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> Running with JS turned off is pretty much turning the Internet off these days, with so much live content and AJAX (for example you can’t use this forum without it).> Turning off scripts in general and enabling them on a per-site basis is more hassle than just living with intrusive and malicious scripts (they’re easier to defend against by being aware of what you’re doing).
Actually, it’s not that bad.
I’ve been using NoScript for many years and at this point, it’s perfectly configured for all the sites I use regularly. For the rest, you don’t usually need JS enabled to be able to read articles and follow links, which is what I usually do in “unknown” sites; they’re mostly blogs or forums which don’t need the reader to enable JS.
Also, the speed gain is appreciated on the old computer.
But to each his own. I like to have control over things that want to run on my browser/computer or access my information in any way.
> *Originally posted by **[jonathanasdf](/forums/4/topics/313352?page=2#posts-6614018):***
I haven’t used that service, but to be fair, the ammount of sites which become completely useless without JS are only a few. Of course, you need to enable it to use them fully, so again, it’s a matter of personal choice.
Personally I don’t need that; I leave one or two comments for every hundred articles I read, and as Player\_03 said, it’s only a matter of whitelisting it until you leave the site/exit your browser sesion. I’d say I have to enable JS in less than 15% of the sites I visit in order to access whatever content I’m interested in.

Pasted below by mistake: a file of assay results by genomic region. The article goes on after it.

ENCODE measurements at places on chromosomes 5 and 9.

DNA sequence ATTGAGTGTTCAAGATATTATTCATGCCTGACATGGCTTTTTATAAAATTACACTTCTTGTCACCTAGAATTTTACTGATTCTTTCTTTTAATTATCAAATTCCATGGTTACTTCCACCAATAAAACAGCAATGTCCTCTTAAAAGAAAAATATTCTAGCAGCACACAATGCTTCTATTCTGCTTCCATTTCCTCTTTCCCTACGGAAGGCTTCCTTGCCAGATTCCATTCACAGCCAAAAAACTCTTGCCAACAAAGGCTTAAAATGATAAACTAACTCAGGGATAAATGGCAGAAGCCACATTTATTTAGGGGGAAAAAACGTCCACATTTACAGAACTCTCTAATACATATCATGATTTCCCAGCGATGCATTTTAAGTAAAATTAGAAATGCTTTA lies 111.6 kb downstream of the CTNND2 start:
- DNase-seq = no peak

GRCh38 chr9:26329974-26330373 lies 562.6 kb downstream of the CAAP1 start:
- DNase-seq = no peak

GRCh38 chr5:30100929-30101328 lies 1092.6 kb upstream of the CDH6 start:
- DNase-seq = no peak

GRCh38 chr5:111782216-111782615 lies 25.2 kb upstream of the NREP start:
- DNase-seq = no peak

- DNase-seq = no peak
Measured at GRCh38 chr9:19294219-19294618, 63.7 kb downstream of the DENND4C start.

For the rest allowing the top site is enough in most cases, like in Kong; NS shows adroll, cloudfront, facebook and kongregate in the list of sites requesting to run JS from the forums. From those, all you need to have a fully functional experience is to enable Kongregate. Also, those are just the top sites; sometimes there are more which won’t show up until you allow one or more, like… that Facebook JS could try to grab some more JS from another site… let’s say their CDN, etc, etc. At the end, it’s not uncommon to see over ten different sites trying to run JS that is completely unnecessary and even unrelated to what you expect from the site you’re loading. That can translate into extra memory or bandwidth or loading time, which was my main reason to start using those addons, security was just an extra, since I like to think I have pretty safe browsing practices.
But again, it’s up to you. I’m used to it and pretty happy with the results, but I can see how it could be annoying to some and useless to others.
> *Originally posted by **[player\_03](/forums/4/topics/313352?page=2#posts-6614387):***
Of course, if the server was hacked and malicious code embedded directly into the page’s source, that doesn’t help you anyway.